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Page last updated at 07:03 GMT, Thursday, 29 November 2012
Today: Thursday 29th November

Britain's newspapers will discover their fate today after the Leveson report is published. A report says thousands of foreign students may have stayed in the UK illegally because the Border Agency did not carry out proper checks. Cricketer Basil D'Oliveira, an émigré from his native South Africa and one of the country's most significant sporting figures of the 20th century, gets a statue in his honour. And also on the programme, the famous Barbary Macaques monkeys of Gibraltar get the heave-ho for bad behaviour.

We are no longer providing clips of every part of the programme but you will be able to listen via the BBC iPlayer .

Business news with Simon Jack on news that the government will be publishing the Energy Bill today.

Sports news with Garry Richardson.


Lord Justice Leveson will publish his report today. Clive Coleman, the BBC's legal affairs correspondent outlines what the suggested statutory legislation would mean, and Torin Douglas, the BBC's media correspondent, explains what Leveson will report on other than press regulation.

Elderly people who use the internet are less isolated, lonely and more in control of their lives than non-users, according to a report from the International Longevity Centre UK. Baroness Sally Greengross, chief executive of the International Longevity Centre UK, explains why they are calling for a series of nudges to persuade older people to go online.


Cheese is unnecessarily salty, with cheddar, Britain's most popular cheese, containing more salt than a packet of crisps per portion, according to new research from the Consensus Action on Salt and Health. Katharine Jenner, from the Consensus Action on Salt and Health group, and Dr Judith Bryans, director of the Dairy Council, discuss how much salt should be used in the manufacture of cheese.

Business news with Simon Jack.

Sports news with Garry Richardson.

The government announces its plans for regulating the energy market today. John Moylan, the BBC's industry correspondent, explains the details of the changes expected to be outlined and Lord Oxburgh, former chairman of Shell, describes how the move will affect the energy industry.

The Paper review.

Basil D'Oliveira was one of the most significant sporting figures of the 20th century. Unable to play first class cricket in his native South Africa because of his colour; he emigrated and qualified for England. The BBC's Phil Mackie reports.

Thought for the Day with the writer Rhidian Brook.


Foreign Secretary William Hague has suggested the UK is likely to abstain in a key vote on upgraded diplomatic status at the UN for Palestinians. Leila Shahid, the representative of the Palestinian Authority to the European Union, and Dore Gold, a former Israeli ambassador to the UN, discuss Palestine's diplomatic ambitions.


Lord Justice Leveson will publish his report today. Chris Jefferies, who was wrongly arrested for the murder of Joanna Yates, and won damages from a number of newspapers calls for a stronger, independent press regulator with investigative powers. George Eustice, a Conservative MP and one of the 40 MPs who have signed a letter urging the prime minister to implement all the Leveson recommendations, and David Blunkett, the former Labour home secretary who is part of a cross-party group arguing against any kind of statutory regulation, analyse what will come of the publication of the report.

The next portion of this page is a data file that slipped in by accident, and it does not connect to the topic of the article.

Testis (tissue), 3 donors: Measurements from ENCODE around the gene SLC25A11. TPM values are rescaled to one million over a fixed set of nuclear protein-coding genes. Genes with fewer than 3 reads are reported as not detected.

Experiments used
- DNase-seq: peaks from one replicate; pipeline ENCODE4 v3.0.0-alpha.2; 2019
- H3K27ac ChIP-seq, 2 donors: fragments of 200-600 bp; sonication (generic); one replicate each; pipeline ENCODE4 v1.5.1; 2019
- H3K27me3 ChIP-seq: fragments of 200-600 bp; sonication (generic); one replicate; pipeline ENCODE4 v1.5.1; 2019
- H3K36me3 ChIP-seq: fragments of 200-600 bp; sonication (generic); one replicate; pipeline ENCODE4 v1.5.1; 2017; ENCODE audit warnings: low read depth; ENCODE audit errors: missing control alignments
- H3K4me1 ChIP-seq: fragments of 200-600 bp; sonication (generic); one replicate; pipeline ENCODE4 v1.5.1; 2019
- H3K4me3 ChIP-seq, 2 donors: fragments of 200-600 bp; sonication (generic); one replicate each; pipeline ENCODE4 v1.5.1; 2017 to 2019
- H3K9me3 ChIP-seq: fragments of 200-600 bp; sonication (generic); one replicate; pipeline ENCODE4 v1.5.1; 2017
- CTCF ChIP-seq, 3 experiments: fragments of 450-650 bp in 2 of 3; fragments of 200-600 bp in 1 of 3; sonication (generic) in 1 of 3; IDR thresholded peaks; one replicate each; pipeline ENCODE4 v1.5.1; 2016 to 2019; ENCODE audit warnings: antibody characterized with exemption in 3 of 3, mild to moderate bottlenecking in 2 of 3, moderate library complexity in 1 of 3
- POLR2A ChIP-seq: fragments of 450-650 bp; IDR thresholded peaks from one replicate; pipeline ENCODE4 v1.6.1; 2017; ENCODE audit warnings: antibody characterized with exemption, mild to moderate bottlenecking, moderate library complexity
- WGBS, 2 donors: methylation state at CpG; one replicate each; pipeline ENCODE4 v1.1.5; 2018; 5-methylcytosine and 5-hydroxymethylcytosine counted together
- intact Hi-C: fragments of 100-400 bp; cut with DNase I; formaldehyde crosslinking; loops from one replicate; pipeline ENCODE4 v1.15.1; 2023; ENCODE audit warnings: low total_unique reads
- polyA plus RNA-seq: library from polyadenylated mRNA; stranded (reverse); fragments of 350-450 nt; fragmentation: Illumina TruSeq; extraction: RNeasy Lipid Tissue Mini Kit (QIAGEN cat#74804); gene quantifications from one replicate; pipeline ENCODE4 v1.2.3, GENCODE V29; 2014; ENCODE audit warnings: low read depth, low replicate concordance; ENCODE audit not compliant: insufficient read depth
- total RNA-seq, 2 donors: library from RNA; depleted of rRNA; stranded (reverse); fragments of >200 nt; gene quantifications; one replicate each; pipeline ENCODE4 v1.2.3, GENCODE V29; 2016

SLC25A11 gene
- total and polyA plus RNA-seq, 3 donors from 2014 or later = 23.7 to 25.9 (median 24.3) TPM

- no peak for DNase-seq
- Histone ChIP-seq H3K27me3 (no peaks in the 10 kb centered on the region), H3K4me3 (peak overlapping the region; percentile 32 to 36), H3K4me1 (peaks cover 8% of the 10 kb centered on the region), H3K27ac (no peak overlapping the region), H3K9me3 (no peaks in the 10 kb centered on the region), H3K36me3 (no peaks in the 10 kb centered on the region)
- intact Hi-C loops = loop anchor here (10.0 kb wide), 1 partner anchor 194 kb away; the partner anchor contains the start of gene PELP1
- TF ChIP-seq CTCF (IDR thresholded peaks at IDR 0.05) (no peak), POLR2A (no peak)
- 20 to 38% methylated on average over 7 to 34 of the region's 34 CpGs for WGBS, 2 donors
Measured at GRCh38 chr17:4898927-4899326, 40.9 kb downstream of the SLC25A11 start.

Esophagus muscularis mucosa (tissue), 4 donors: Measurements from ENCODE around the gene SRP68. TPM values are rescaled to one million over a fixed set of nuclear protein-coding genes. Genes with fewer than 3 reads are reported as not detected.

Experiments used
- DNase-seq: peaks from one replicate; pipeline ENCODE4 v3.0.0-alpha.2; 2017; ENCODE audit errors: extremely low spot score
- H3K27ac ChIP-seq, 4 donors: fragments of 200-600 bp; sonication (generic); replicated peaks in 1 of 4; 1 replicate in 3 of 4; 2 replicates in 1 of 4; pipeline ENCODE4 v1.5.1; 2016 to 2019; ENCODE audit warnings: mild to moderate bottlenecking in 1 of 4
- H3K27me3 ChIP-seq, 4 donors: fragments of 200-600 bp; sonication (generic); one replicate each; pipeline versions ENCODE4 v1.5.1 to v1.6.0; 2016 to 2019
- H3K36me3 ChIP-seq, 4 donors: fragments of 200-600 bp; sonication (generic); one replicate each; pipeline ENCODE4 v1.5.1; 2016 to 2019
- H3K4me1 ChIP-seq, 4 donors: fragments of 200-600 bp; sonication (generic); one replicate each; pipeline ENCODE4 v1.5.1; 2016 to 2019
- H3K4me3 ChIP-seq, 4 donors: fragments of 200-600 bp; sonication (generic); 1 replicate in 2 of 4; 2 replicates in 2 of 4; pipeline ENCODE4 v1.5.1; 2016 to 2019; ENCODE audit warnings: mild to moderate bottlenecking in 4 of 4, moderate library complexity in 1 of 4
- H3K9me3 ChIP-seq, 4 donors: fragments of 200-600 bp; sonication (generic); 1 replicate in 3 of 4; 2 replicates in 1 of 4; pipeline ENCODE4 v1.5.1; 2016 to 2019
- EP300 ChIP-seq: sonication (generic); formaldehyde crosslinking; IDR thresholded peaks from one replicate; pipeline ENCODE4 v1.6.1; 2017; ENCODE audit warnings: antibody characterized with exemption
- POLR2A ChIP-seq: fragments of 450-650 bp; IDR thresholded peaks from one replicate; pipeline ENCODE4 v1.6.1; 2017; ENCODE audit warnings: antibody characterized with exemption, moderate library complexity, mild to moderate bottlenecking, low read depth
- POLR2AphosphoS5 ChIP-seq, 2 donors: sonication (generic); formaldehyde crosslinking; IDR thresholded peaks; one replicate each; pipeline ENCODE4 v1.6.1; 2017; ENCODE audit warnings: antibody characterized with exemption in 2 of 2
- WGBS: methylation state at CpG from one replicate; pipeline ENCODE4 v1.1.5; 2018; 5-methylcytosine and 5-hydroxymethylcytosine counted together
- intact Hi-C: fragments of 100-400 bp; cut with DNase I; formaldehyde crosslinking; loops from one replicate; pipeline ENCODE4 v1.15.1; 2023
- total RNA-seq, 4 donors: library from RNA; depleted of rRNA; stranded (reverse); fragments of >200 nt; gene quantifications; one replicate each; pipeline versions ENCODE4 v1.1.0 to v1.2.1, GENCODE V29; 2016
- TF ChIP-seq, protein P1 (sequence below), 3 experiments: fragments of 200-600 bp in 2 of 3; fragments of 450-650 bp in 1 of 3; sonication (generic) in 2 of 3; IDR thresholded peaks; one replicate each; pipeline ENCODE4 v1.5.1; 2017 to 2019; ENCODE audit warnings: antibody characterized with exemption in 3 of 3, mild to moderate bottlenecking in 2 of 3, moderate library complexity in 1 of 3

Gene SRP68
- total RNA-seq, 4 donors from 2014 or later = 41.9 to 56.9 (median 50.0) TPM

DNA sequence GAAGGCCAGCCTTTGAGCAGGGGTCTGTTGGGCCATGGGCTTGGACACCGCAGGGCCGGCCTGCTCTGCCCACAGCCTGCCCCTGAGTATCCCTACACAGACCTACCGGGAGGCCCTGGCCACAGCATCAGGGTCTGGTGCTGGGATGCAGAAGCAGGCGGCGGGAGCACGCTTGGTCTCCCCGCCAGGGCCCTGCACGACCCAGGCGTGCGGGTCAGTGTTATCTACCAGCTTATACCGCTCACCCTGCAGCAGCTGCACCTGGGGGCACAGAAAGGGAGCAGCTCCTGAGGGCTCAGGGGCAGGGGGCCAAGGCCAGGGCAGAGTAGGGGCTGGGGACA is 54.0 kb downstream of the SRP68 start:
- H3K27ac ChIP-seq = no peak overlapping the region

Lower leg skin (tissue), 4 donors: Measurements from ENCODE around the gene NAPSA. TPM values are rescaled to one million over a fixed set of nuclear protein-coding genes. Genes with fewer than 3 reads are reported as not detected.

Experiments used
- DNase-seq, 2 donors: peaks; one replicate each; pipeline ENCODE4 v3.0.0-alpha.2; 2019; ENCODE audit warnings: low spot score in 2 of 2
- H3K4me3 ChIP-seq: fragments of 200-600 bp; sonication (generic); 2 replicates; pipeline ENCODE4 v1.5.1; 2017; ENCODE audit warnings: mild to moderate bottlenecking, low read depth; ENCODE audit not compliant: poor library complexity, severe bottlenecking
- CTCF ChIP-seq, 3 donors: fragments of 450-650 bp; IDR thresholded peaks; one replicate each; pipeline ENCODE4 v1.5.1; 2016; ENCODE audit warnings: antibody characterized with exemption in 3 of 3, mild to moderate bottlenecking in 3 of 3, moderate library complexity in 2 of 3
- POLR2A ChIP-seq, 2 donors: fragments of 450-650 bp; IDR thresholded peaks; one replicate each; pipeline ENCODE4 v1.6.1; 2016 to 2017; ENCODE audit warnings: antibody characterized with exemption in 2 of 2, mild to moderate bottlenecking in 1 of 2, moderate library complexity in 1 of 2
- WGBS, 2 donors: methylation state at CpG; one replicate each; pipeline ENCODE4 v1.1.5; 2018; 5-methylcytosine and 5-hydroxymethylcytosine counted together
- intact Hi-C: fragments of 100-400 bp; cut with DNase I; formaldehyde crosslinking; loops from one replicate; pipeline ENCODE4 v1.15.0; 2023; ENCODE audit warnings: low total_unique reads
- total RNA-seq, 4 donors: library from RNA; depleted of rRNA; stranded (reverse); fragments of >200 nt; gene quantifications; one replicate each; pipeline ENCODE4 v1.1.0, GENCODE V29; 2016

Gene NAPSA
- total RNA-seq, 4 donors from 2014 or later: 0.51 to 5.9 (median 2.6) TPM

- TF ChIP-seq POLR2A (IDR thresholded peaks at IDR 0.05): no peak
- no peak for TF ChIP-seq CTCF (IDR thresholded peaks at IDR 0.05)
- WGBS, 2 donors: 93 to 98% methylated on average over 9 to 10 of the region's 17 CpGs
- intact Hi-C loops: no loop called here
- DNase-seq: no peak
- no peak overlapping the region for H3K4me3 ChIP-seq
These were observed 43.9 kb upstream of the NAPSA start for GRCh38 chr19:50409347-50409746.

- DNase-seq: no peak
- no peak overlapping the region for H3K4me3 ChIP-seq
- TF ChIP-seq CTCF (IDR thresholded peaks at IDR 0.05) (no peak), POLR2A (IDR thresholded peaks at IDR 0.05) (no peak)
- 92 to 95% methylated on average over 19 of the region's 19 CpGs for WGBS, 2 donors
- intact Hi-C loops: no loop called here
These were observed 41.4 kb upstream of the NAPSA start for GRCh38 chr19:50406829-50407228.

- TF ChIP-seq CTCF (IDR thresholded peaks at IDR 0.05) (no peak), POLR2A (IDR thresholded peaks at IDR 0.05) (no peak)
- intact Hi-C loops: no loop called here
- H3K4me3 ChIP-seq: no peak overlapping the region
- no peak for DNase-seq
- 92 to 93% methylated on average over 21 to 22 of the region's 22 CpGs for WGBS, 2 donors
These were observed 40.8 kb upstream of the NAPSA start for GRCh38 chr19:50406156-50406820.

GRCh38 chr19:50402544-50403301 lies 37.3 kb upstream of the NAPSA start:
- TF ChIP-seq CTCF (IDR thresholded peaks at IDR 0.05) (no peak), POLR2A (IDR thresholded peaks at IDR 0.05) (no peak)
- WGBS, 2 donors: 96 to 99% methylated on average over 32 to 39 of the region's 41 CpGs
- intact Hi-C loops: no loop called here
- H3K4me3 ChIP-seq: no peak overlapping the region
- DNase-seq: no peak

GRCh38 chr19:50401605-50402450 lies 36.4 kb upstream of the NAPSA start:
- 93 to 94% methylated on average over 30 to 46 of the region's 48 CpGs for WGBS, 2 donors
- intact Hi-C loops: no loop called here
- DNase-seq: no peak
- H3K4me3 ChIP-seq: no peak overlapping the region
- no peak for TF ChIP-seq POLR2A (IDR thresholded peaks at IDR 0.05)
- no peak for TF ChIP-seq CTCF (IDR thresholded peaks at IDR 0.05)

The famous Barbary Macaque monkeys of Gibraltar are starting to bite people and get cross when they do not get enough chocolate. Dr John Cortes, Gibraltar's minister for the environment, explains how the monkeys are being returned to nature.

Germany is a country which is changing, with many tensions as its composition morphs through immigration. Khue Pham was born in Berlin in 1982, the daughter of immigrants from Vietnam who fled the war there. She has written a book called Us New Germans. She explains how many Germans still do not believe she is one of them.

Sports news with Garry Richardson.

There are fears that the Egyptian revolution is being hijacked. The BBC's Cairo correspondent, Jon Leyne, reports from Tahrir Square on whether Egypt is heading in the same post-revolution direction as Iran.

Business news with Simon Jack.

An increasing number of pro-eating disorder websites are cropping up online offering vulnerable young people forums to encourage unhealthy behaviour. The BBC's Nicola Stanbridge examines research released this week by University Campus Suffolk that looked into forums attempting to normalise ultra-thin and emaciated bodies.

The BBC has learned the Royal British Legion is spending more than £9m on the biggest restructuring in its history. BBC reporter Angus Crawford outlines why the Legion says it must change.

Lord Justice Leveson will publish his report today we will learn what his recommendations are for regulating newspapers in the future. Nick Robinson, the BBC's political editor, gives analysis of the political changes that may result from the publication of the report.

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